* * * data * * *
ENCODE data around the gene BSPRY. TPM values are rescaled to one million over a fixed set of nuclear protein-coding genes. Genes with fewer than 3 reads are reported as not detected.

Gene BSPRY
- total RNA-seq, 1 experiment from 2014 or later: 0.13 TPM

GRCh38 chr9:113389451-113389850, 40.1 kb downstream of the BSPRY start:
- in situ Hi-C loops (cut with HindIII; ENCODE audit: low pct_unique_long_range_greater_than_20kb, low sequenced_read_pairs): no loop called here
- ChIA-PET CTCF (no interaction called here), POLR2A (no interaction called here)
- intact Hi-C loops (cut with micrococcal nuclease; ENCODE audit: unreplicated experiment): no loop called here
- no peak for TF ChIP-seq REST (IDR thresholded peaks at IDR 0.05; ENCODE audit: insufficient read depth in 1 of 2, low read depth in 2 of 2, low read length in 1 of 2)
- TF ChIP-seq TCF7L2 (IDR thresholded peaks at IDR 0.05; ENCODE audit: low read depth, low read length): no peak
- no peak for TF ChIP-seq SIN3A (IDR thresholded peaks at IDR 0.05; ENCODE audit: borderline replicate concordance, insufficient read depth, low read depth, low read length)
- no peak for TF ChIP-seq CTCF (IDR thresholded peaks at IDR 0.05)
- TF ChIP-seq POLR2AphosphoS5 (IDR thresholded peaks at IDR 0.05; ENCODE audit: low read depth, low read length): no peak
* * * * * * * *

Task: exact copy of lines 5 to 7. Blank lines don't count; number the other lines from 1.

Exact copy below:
- in situ Hi-C loops (cut with HindIII; ENCODE audit: low pct_unique_long_range_greater_than_20kb, low sequenced_read_pairs): no loop called here
- ChIA-PET CTCF (no interaction called here), POLR2A (no interaction called here)
- intact Hi-C loops (cut with micrococcal nuclease; ENCODE audit: unreplicated experiment): no loop called here